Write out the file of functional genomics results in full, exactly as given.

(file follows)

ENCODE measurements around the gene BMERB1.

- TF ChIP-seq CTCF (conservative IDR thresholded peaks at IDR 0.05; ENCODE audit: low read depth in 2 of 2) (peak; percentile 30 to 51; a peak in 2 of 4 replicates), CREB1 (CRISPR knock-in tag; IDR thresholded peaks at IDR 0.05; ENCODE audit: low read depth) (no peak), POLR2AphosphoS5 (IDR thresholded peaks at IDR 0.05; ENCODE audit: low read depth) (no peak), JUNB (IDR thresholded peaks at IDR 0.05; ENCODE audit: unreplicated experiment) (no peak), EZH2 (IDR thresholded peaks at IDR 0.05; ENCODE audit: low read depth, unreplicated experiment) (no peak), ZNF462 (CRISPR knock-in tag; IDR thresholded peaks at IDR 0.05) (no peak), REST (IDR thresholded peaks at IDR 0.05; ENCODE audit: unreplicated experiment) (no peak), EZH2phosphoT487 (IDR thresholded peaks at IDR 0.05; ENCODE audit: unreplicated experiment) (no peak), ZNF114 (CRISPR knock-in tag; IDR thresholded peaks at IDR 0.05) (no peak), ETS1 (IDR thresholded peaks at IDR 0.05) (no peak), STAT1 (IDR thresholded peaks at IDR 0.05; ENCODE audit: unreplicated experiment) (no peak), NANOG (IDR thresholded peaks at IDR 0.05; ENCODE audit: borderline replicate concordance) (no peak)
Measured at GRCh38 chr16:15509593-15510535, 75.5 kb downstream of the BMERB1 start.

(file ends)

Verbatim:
ENCODE measurements around the gene BMERB1.

- TF ChIP-seq CTCF (conservative IDR thresholded peaks at IDR 0.05; ENCODE audit: low read depth in 2 of 2) (peak; percentile 30 to 51; a peak in 2 of 4 replicates), CREB1 (CRISPR knock-in tag; IDR thresholded peaks at IDR 0.05; ENCODE audit: low read depth) (no peak), POLR2AphosphoS5 (IDR thresholded peaks at IDR 0.05; ENCODE audit: low read depth) (no peak), JUNB (IDR thresholded peaks at IDR 0.05; ENCODE audit: unreplicated experiment) (no peak), EZH2 (IDR thresholded peaks at IDR 0.05; ENCODE audit: low read depth, unreplicated experiment) (no peak), ZNF462 (CRISPR knock-in tag; IDR thresholded peaks at IDR 0.05) (no peak), REST (IDR thresholded peaks at IDR 0.05; ENCODE audit: unreplicated experiment) (no peak), EZH2phosphoT487 (IDR thresholded peaks at IDR 0.05; ENCODE audit: unreplicated experiment) (no peak), ZNF114 (CRISPR knock-in tag; IDR thresholded peaks at IDR 0.05) (no peak), ETS1 (IDR thresholded peaks at IDR 0.05) (no peak), STAT1 (IDR thresholded peaks at IDR 0.05; ENCODE audit: unreplicated experiment) (no peak), NANOG (IDR thresholded peaks at IDR 0.05; ENCODE audit: borderline replicate concordance) (no peak)
Measured at GRCh38 chr16:15509593-15510535, 75.5 kb downstream of the BMERB1 start.